Wednesday, August 28, 2013

Jim Lahey's No-Knead Bread

A new chapter of my life started recently when I became a homeowner for the first time.  The first picture I saw of the place was of the kitchen, and it basically had me at hello.


It's not the biggest, nor is it the brightest, but something about it just called out to me in a way that none of the other listings I'd been looking at for the last 2 months did.  It was the first place I physically went to look at, and I made an offer the same day!


The kitchen was the very first room that I unpacked; can you spot my Vitamix blender, Kitchenaid stand mixer, and Lello gelato maker?  I also acquired my very first piece of Le Creuset!  I picked up the Dutch oven from Bed, Bath, and Beyond for half off (old, discontinued model) on tax-free weekend with a 20% off coupon.  ^_^

I decided the first thing I would make in my new home in the Le Creuset would be Jim Lahey's No-Knead Bread.  After all, what's more homey than homemade bread?

This recipe was printed in The New York Times in 2006 and pretty much revolutionized homemade bread baking.  The recipe calls for a very wet, shaggy dough which you let rise overnight and is baked in a Dutch oven with the lid on for the first half hour.  This allows steam to build up in the Dutch oven which does something to the dough so that you get the most gorgeous, crispy crust after the lid is removed.  My guess is that it has something to do with keeping the exterior of the dough from cooking too much before the inside has had a chance to bake through.  Usually it's almost impossible to get this kind of crust from a home oven, but the use of a super-wet dough and the Dutch oven changed all that.


No-Knead Bread (adapted from The New York Times)
makes 1 small loaf

1 1/2 cups bread flour, more for dusting
1/8 teaspoon instant yeast
1/2 teaspoon salt
3/4 cup water


In a large bowl combine flour, yeast and salt. Add water, and stir until blended; dough will be shaggy and sticky. Cover bowl with plastic wrap. Let dough rest at least 12 hours, preferably about 18, at warm room temperature, about 70°F.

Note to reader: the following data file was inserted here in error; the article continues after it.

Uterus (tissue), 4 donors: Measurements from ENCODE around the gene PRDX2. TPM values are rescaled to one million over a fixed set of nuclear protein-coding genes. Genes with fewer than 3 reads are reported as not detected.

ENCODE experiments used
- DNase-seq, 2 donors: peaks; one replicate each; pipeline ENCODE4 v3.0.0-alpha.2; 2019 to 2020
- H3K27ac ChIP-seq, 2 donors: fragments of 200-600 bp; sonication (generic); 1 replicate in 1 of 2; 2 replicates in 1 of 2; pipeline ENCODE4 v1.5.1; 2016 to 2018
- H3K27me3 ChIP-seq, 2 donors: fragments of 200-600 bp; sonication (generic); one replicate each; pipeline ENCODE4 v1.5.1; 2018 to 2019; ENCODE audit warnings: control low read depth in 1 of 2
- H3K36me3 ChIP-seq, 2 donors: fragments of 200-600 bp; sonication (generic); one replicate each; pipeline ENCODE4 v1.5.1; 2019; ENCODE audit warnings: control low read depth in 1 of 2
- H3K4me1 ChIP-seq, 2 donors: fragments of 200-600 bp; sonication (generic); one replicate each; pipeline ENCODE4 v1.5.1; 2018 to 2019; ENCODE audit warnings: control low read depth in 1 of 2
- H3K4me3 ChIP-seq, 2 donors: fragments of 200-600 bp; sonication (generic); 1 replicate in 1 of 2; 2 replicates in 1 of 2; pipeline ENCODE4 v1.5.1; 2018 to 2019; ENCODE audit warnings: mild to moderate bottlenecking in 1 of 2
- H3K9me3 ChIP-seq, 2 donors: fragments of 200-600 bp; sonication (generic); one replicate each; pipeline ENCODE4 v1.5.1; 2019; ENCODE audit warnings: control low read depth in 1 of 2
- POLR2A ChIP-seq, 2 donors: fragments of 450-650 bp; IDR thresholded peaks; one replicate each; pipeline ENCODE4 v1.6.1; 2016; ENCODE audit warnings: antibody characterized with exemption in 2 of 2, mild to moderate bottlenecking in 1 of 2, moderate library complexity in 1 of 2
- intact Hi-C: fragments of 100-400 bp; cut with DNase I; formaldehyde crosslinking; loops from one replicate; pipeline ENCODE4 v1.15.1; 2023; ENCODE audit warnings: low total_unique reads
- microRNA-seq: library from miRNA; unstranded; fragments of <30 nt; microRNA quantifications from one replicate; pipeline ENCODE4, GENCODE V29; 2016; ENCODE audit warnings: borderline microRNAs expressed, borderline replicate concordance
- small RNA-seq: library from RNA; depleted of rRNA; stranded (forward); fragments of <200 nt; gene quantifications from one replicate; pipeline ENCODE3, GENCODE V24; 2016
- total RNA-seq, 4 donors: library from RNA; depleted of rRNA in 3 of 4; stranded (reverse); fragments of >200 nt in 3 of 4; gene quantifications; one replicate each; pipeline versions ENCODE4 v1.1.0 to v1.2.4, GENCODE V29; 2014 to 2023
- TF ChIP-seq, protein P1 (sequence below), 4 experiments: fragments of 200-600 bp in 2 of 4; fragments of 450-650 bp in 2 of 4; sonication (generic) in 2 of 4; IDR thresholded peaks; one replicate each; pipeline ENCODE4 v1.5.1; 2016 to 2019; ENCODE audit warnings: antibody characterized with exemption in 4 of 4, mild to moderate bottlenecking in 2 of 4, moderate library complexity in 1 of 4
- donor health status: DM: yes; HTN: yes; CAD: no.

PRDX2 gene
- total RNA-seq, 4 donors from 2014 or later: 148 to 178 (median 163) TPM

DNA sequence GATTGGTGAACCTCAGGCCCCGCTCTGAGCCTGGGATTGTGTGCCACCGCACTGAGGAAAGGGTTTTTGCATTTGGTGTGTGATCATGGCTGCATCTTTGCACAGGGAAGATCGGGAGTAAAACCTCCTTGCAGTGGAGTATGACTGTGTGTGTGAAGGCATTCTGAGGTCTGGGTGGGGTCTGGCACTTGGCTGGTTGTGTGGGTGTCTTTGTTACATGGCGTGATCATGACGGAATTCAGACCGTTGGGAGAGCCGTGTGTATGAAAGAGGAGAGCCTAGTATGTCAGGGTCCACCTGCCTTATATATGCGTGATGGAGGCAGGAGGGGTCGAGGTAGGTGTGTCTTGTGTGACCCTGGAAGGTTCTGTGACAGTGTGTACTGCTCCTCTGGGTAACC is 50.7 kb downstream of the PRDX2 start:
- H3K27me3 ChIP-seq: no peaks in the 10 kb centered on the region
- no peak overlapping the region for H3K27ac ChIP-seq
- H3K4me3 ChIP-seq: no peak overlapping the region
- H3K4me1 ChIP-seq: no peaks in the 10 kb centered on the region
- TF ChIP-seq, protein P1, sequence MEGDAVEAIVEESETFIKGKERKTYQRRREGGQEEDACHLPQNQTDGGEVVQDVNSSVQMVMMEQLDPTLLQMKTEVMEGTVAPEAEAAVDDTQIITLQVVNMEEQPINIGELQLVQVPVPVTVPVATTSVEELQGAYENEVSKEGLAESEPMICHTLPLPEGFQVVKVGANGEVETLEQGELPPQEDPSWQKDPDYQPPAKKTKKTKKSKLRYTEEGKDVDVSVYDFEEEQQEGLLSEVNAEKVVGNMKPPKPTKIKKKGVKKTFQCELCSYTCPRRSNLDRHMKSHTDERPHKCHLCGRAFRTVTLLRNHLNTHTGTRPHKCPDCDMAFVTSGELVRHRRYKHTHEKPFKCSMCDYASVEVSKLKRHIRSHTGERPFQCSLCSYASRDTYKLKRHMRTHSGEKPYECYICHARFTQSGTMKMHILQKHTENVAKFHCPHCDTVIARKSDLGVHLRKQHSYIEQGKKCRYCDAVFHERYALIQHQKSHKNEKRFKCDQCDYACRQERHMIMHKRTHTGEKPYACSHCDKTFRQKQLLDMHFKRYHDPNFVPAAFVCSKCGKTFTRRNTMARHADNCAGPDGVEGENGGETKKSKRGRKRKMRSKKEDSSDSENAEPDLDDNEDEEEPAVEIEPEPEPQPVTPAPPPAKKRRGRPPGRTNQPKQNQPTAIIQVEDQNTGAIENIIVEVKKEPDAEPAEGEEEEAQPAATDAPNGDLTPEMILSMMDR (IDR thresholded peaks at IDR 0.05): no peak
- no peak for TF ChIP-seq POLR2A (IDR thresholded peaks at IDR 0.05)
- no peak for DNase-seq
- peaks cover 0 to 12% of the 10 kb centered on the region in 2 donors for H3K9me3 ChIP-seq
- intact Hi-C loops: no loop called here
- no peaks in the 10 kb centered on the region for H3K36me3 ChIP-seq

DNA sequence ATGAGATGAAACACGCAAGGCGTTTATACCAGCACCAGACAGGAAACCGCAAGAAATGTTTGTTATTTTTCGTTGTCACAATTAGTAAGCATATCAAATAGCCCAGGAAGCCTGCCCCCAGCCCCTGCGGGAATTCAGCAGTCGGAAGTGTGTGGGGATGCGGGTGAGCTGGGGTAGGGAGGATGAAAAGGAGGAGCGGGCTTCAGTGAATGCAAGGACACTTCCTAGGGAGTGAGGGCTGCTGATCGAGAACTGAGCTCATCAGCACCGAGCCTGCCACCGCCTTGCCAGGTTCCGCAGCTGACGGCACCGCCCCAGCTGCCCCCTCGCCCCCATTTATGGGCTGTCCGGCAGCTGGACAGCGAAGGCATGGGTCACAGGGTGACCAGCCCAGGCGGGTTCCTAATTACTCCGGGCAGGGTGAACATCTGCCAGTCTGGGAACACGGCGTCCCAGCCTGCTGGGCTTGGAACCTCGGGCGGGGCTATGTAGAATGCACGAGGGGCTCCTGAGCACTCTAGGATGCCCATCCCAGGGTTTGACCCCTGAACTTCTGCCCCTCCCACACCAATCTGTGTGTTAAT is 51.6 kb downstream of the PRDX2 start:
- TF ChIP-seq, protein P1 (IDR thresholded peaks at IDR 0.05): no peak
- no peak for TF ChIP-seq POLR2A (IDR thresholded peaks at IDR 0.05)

Dough is ready when its surface is dotted with bubbles. Lightly flour a work surface and place dough on it; sprinkle it with a little more flour and fold it over on itself once or twice. Cover loosely with plastic wrap and let rest about 15 minutes.


Using just enough flour to keep dough from sticking to work surface or to your fingers, gently and quickly shape dough into a ball. Generously coat a cotton towel (not terry cloth) with flour; put dough seam side down on towel and dust with more flour. Cover with another cotton towel and let rise for about 2 hours. When it is ready, dough will be more than double in size and will not readily spring back when poked with a finger.


At least a half-hour before dough is ready, heat oven to 450°F. Put a 5-quart heavy covered pot (cast iron, enamel, Pyrex or ceramic) in oven as it heats. When dough is ready, carefully remove pot from oven. Slide your hand under towel and turn dough over into pot, seam side up; it may look like a mess, but that is okay. Shake pan once or twice if dough is unevenly distributed; it will straighten out as it bakes. Cover with lid and bake 30 minutes, then remove lid and bake another 15 to 30 minutes, until loaf is beautifully browned. Cool on a rack.


I was quite pleased with the texture of the bread and especially the crust.  I would say this is a good, dependable recipe to use for making crusty, white bread, but I think I'm going to experiment a little bit with making my own starter for some more complexity of flavor....


Next: Brown Butter Vinaigrette Lobster Buns
Previously:  Mozzarella Stuffed Arancini (Risotto Balls)

7 comments:

  1. Congrats on your new home and that lovely kitchen space!

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  2. First time commenting--but love reading and looking at what you are making. Great kitchen. And isn't that bread delicious? I love making it.

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  3. Is it possible to make this using a cast iron skilled without a lid?

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    Replies
    1. I wouldn't suggest it. You want a tight fitting lid so that the bread "steams" in the oven before you take the lid off. I have tried making this in a stock pot with a lid, but it didn't work as well as when I made it in the Dutch oven.

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